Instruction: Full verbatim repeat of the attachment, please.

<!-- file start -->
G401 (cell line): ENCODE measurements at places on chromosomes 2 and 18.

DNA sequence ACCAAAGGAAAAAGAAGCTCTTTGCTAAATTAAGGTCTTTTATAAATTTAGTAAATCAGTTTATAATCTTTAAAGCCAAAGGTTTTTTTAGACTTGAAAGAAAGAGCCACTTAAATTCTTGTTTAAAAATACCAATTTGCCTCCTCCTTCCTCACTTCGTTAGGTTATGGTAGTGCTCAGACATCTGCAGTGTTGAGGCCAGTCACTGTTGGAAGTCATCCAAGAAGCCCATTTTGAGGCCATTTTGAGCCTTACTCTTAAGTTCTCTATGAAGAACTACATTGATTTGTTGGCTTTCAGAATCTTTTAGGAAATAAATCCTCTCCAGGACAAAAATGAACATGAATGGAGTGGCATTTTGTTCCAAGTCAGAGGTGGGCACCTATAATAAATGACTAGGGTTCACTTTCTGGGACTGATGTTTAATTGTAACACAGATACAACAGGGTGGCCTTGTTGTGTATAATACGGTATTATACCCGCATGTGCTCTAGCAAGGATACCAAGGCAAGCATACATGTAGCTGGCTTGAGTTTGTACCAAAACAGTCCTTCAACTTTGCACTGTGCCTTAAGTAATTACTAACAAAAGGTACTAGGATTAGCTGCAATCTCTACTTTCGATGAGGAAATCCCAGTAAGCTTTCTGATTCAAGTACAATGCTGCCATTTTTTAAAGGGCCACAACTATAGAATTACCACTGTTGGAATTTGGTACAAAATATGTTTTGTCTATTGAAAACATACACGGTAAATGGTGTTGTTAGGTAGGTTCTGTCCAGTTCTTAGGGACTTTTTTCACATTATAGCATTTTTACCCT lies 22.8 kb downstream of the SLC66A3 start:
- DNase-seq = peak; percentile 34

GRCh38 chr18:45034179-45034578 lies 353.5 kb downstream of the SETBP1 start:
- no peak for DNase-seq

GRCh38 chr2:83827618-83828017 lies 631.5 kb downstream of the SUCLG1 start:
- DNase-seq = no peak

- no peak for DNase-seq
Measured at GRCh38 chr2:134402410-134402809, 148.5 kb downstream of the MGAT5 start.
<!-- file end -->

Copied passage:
G401 (cell line): ENCODE measurements at places on chromosomes 2 and 18.

DNA sequence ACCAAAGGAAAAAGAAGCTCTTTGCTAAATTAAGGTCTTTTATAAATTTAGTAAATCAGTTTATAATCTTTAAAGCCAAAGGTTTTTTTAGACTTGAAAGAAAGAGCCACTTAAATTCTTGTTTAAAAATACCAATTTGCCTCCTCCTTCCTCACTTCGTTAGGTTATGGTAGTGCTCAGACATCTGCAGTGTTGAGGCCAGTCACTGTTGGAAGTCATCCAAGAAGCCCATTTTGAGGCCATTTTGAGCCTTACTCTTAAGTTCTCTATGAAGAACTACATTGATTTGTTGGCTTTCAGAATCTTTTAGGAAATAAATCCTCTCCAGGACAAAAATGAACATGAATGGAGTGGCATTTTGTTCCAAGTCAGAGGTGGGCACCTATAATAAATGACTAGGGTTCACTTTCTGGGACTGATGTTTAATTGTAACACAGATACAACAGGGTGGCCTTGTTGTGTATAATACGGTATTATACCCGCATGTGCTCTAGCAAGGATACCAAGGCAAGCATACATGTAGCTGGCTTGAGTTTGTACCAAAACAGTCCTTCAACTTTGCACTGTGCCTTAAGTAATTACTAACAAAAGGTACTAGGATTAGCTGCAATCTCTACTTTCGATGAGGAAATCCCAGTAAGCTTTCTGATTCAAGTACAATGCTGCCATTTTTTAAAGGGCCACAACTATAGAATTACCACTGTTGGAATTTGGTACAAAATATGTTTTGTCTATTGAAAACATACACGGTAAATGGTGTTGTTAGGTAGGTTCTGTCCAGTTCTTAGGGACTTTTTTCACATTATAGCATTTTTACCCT lies 22.8 kb downstream of the SLC66A3 start:
- DNase-seq = peak; percentile 34

GRCh38 chr18:45034179-45034578 lies 353.5 kb downstream of the SETBP1 start:
- no peak for DNase-seq

GRCh38 chr2:83827618-83828017 lies 631.5 kb downstream of the SUCLG1 start:
- DNase-seq = no peak

- no peak for DNase-seq
Measured at GRCh38 chr2:134402410-134402809, 148.5 kb downstream of the MGAT5 start.